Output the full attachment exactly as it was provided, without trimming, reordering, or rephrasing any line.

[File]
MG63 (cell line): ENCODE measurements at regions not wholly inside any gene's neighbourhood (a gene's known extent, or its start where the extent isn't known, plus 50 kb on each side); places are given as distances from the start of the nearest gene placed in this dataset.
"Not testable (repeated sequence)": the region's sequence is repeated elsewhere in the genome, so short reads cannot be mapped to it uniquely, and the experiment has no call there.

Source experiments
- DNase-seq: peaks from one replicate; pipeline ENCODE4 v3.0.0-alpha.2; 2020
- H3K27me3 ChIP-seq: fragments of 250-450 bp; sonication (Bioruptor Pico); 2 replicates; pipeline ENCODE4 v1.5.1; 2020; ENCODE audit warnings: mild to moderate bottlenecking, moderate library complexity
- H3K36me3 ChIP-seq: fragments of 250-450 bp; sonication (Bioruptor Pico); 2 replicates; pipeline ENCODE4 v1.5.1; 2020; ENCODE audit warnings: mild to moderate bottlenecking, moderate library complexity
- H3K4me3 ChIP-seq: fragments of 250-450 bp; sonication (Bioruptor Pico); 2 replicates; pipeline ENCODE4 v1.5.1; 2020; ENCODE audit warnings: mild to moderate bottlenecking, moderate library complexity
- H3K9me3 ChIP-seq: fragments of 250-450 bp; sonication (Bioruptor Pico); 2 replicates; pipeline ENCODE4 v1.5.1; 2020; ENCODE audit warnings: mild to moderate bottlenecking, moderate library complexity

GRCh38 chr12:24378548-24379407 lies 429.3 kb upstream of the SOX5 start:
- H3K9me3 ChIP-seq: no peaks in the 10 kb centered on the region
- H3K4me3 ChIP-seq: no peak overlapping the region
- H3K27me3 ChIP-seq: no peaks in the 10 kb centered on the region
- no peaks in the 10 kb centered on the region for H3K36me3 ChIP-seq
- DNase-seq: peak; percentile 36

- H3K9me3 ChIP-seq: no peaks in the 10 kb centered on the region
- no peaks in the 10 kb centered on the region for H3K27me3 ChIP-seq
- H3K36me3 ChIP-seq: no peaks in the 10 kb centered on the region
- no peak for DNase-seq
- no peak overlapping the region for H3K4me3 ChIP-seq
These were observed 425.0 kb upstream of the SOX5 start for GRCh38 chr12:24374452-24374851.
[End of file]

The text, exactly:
MG63 (cell line): ENCODE measurements at regions not wholly inside any gene's neighbourhood (a gene's known extent, or its start where the extent isn't known, plus 50 kb on each side); places are given as distances from the start of the nearest gene placed in this dataset.
"Not testable (repeated sequence)": the region's sequence is repeated elsewhere in the genome, so short reads cannot be mapped to it uniquely, and the experiment has no call there.

Source experiments
- DNase-seq: peaks from one replicate; pipeline ENCODE4 v3.0.0-alpha.2; 2020
- H3K27me3 ChIP-seq: fragments of 250-450 bp; sonication (Bioruptor Pico); 2 replicates; pipeline ENCODE4 v1.5.1; 2020; ENCODE audit warnings: mild to moderate bottlenecking, moderate library complexity
- H3K36me3 ChIP-seq: fragments of 250-450 bp; sonication (Bioruptor Pico); 2 replicates; pipeline ENCODE4 v1.5.1; 2020; ENCODE audit warnings: mild to moderate bottlenecking, moderate library complexity
- H3K4me3 ChIP-seq: fragments of 250-450 bp; sonication (Bioruptor Pico); 2 replicates; pipeline ENCODE4 v1.5.1; 2020; ENCODE audit warnings: mild to moderate bottlenecking, moderate library complexity
- H3K9me3 ChIP-seq: fragments of 250-450 bp; sonication (Bioruptor Pico); 2 replicates; pipeline ENCODE4 v1.5.1; 2020; ENCODE audit warnings: mild to moderate bottlenecking, moderate library complexity

GRCh38 chr12:24378548-24379407 lies 429.3 kb upstream of the SOX5 start:
- H3K9me3 ChIP-seq: no peaks in the 10 kb centered on the region
- H3K4me3 ChIP-seq: no peak overlapping the region
- H3K27me3 ChIP-seq: no peaks in the 10 kb centered on the region
- no peaks in the 10 kb centered on the region for H3K36me3 ChIP-seq
- DNase-seq: peak; percentile 36

- H3K9me3 ChIP-seq: no peaks in the 10 kb centered on the region
- no peaks in the 10 kb centered on the region for H3K27me3 ChIP-seq
- H3K36me3 ChIP-seq: no peaks in the 10 kb centered on the region
- no peak for DNase-seq
- no peak overlapping the region for H3K4me3 ChIP-seq
These were observed 425.0 kb upstream of the SOX5 start for GRCh38 chr12:24374452-24374851.